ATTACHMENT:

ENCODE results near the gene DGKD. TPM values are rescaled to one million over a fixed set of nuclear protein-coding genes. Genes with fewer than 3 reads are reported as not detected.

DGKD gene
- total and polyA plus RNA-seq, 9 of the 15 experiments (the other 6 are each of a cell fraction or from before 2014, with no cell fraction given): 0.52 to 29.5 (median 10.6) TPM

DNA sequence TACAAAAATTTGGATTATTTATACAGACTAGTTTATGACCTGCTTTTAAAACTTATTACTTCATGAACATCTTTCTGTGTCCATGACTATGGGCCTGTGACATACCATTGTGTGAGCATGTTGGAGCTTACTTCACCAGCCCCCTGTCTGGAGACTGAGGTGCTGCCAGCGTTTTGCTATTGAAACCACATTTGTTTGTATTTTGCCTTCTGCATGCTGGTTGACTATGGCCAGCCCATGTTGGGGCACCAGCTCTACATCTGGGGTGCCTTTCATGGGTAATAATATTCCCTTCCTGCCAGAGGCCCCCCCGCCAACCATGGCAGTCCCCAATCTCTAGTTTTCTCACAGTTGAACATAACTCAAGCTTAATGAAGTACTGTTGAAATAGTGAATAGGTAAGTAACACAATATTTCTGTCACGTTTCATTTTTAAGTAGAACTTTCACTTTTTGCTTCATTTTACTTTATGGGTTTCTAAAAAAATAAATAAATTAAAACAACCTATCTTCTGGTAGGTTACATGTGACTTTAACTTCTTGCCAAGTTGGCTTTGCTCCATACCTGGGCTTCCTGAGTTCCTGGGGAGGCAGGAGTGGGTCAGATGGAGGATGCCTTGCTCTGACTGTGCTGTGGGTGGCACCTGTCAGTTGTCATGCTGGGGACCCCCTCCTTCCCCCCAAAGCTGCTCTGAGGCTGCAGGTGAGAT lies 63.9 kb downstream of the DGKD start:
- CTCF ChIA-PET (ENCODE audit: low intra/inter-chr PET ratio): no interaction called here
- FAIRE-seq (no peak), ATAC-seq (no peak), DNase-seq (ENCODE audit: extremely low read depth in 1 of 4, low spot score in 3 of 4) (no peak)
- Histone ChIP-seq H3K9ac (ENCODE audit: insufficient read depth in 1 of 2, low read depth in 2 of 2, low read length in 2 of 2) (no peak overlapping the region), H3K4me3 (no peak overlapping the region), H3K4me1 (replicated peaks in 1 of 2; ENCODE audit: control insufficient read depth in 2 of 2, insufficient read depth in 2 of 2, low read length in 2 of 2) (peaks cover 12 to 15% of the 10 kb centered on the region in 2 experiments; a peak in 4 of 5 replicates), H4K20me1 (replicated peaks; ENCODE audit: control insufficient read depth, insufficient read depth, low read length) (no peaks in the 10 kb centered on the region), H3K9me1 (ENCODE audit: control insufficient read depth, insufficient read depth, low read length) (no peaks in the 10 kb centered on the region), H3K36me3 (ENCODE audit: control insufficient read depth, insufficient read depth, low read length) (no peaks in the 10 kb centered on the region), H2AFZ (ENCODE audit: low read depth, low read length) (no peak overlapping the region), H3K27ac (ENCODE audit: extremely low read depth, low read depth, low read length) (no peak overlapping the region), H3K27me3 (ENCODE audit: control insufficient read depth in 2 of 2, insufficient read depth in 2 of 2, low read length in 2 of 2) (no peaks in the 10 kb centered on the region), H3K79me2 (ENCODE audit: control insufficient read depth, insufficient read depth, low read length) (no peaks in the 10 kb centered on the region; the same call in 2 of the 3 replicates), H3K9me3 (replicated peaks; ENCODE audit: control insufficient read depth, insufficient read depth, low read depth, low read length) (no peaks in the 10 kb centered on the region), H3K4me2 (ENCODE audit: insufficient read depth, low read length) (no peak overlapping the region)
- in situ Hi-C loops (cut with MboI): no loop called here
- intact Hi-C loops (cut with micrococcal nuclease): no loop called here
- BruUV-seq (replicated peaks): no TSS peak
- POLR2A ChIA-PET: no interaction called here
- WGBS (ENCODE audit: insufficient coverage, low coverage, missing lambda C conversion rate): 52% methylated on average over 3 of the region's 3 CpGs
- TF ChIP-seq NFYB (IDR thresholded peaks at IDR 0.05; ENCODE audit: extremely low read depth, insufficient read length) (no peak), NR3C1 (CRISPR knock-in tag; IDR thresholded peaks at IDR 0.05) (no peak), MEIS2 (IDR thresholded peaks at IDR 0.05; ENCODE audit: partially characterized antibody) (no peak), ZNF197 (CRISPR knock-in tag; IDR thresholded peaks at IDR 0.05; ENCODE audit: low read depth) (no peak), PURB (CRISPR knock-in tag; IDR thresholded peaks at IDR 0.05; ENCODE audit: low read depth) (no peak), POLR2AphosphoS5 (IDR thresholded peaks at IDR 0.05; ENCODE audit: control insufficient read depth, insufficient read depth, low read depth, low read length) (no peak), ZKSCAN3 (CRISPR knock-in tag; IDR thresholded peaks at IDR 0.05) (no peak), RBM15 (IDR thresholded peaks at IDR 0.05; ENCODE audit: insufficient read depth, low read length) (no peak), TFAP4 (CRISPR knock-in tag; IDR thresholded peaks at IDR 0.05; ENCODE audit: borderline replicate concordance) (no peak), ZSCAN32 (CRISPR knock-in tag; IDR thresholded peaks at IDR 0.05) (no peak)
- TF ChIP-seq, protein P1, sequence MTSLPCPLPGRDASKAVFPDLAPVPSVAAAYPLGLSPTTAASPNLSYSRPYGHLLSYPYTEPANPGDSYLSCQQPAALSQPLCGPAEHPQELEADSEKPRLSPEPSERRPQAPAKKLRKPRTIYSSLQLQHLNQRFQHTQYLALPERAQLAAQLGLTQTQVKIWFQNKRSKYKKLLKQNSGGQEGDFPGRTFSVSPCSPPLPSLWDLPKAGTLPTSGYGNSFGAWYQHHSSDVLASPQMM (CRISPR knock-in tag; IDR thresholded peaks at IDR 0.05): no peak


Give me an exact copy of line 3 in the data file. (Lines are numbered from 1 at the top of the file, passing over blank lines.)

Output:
- total and polyA plus RNA-seq, 9 of the 15 experiments (the other 6 are each of a cell fraction or from before 2014, with no cell fraction given): 0.52 to 29.5 (median 10.6) TPM